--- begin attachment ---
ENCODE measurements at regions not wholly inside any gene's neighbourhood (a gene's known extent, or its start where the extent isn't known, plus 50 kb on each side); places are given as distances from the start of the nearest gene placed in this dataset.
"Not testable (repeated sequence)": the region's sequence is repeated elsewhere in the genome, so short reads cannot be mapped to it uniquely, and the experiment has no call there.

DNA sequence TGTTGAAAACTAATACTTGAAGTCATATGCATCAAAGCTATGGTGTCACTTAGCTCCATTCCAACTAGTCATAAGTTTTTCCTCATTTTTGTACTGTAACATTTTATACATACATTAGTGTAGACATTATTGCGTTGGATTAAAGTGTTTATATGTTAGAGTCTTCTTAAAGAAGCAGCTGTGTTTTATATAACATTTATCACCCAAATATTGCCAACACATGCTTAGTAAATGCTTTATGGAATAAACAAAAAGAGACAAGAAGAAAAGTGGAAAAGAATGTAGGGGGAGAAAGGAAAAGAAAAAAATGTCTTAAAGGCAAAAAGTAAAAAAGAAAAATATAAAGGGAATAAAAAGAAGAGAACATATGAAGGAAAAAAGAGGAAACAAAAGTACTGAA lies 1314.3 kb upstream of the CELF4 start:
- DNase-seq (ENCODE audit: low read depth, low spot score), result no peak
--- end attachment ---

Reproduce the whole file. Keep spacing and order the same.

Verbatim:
ENCODE measurements at regions not wholly inside any gene's neighbourhood (a gene's known extent, or its start where the extent isn't known, plus 50 kb on each side); places are given as distances from the start of the nearest gene placed in this dataset.
"Not testable (repeated sequence)": the region's sequence is repeated elsewhere in the genome, so short reads cannot be mapped to it uniquely, and the experiment has no call there.

DNA sequence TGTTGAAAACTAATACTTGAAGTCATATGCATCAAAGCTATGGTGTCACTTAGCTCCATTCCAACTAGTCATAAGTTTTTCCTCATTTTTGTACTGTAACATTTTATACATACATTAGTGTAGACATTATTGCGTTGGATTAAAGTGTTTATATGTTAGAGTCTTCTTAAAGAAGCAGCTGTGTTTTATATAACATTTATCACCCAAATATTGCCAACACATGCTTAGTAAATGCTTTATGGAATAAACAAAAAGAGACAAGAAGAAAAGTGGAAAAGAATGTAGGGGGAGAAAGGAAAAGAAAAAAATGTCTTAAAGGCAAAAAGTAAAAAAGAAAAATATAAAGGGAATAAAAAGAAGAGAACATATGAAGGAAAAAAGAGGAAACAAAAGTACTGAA lies 1314.3 kb upstream of the CELF4 start:
- DNase-seq (ENCODE audit: low read depth, low spot score), result no peak